Adrienne LaFrance

Steve Cadman/Flickr

Big Data Can Peer Into Your Soul Based on Your Zip Code

Software company Esri's database files Americans into 67 different consumer groups—with eerie accuracy.

Stephen Lam/Reuters

Is There a Better Way to Measure Earthquakes?

The logarithmic magnitude scale is confusing to many, but it's here to stay. 

U.S. Geological Survey

How Man-Made Earthquakes Are Changing the Seismic Landscape

Scientists say fracking is part of why Oklahoma now rivals California in quake activity.

Francois Lenoir/Reuters

The Robots Are Coming, but Are They Coming for Our Jobs?

Experts are split on whether artificial intelligence will boost—or decimate—the economy.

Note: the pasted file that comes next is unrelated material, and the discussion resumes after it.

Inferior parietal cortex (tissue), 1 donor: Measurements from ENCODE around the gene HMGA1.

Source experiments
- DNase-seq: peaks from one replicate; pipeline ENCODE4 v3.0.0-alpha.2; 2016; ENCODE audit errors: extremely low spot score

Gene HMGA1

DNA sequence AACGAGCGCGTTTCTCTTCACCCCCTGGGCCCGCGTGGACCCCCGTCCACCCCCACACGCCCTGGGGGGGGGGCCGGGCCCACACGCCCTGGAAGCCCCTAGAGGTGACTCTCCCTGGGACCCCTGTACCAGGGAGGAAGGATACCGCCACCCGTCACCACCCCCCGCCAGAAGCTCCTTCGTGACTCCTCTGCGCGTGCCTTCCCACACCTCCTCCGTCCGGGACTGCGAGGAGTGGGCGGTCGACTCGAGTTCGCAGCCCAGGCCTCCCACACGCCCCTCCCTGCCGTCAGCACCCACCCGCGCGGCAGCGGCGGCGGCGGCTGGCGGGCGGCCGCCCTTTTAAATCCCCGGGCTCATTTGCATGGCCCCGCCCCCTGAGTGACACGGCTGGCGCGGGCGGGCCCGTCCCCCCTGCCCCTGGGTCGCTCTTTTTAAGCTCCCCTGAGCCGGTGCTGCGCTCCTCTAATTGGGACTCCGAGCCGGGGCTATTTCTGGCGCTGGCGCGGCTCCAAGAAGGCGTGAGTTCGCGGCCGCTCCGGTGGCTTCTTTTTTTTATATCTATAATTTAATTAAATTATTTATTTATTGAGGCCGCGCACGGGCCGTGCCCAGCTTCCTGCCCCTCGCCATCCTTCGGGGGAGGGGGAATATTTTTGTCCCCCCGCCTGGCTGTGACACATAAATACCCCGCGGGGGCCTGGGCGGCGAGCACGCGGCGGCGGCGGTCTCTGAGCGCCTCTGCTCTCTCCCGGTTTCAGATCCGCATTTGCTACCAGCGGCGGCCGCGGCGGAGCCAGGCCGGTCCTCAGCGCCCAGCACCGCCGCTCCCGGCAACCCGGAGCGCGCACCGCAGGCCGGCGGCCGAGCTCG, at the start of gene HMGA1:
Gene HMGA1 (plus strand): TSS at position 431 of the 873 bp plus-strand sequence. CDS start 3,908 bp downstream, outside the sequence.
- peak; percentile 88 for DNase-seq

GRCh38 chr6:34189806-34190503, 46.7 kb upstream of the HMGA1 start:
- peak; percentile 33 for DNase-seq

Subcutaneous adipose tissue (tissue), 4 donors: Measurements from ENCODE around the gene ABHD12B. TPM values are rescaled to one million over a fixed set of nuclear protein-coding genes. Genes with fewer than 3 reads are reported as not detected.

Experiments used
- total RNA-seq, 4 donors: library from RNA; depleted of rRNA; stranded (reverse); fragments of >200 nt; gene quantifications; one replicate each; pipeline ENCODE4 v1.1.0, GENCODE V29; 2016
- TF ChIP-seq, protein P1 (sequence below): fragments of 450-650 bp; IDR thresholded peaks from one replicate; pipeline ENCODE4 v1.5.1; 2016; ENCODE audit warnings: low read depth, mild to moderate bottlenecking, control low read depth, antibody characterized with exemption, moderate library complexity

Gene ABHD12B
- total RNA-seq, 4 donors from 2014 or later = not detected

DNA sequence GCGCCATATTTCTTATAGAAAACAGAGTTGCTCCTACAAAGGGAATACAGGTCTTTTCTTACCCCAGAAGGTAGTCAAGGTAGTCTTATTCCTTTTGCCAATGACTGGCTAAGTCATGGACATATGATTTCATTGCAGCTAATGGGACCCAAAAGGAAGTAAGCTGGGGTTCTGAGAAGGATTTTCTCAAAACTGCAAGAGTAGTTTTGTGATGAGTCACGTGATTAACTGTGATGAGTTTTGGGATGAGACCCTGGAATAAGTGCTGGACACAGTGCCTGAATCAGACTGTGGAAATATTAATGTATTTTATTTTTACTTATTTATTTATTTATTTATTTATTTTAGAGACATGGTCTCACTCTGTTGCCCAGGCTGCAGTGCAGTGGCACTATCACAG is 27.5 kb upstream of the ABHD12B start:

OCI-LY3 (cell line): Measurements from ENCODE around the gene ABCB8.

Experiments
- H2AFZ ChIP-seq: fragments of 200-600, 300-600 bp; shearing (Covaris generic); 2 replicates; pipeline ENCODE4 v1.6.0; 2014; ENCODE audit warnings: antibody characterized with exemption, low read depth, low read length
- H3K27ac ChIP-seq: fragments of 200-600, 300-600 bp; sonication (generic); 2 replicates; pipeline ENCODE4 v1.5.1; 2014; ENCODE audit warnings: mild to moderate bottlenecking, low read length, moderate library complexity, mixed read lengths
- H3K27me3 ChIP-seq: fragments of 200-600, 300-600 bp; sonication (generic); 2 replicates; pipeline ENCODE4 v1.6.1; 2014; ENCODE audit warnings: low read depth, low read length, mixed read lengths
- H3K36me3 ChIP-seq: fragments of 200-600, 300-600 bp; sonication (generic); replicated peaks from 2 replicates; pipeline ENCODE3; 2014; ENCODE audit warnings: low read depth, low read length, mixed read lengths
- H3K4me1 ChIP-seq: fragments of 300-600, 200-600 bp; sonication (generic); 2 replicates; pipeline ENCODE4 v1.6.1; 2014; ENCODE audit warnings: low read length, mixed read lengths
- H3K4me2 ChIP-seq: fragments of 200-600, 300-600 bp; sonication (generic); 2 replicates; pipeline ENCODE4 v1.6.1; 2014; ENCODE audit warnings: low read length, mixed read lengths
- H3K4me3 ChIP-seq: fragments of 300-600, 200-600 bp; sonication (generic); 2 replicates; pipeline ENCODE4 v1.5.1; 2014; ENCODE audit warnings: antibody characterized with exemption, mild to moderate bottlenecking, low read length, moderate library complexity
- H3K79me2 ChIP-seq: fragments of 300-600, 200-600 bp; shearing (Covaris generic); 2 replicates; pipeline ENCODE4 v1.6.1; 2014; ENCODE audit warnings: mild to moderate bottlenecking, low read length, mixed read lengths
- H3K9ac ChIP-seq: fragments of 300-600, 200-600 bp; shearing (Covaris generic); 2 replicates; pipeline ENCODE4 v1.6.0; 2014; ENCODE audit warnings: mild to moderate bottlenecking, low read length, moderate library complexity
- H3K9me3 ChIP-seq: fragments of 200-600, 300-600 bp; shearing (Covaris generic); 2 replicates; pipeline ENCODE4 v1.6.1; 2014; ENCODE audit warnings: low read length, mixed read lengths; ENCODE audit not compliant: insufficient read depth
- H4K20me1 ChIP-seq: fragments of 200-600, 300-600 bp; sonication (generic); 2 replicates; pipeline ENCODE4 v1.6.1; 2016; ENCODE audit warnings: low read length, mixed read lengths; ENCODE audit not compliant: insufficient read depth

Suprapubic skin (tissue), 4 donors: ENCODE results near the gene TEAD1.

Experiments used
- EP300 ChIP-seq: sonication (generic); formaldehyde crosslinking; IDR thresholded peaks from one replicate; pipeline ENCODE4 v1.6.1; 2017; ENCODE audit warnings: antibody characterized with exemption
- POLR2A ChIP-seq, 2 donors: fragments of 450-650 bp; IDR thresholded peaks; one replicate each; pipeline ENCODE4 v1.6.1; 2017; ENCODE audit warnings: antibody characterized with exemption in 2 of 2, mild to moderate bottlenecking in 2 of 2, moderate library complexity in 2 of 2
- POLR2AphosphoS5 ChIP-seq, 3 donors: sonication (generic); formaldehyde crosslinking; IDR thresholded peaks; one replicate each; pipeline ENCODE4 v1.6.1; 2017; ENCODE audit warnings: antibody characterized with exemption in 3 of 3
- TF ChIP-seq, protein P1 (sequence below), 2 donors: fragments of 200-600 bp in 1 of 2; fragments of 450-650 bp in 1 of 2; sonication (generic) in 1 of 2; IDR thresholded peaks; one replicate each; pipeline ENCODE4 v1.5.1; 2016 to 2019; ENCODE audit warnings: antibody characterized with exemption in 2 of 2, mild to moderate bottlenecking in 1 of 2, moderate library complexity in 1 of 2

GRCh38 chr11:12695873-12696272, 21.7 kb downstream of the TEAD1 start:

ChameleonsEye/Shutterstock/Robinson Meyer

The Evolution of Slang

For a century and a half, The New York Times has been earnestly—and hilariously—defining the evolving language of cities. 

Library of Congress

How the Bicycle Paved the Way for Women's Rights

The technology craze of the 1890s meant fashion freedom and transportation independence.

Reuters

Why Do We Love Manhattanhenge So Much?

Where nature meets the grid, we find an ancient way of connecting with the cosmos. 

Reuters

An Acid-Spewing ATM That Protects Itself From Thieves

How scientists turned a beetle's unusual defense mechanism into technology.

Reuters

The Site of a 1950s Plane Crash Just Became a National Landmark

But the Park Service won't tell you how to get there.

Reuters

What Happened to Skywriting?

How skywriting rose and fell, and why its instagrammability may lead to a resurgence.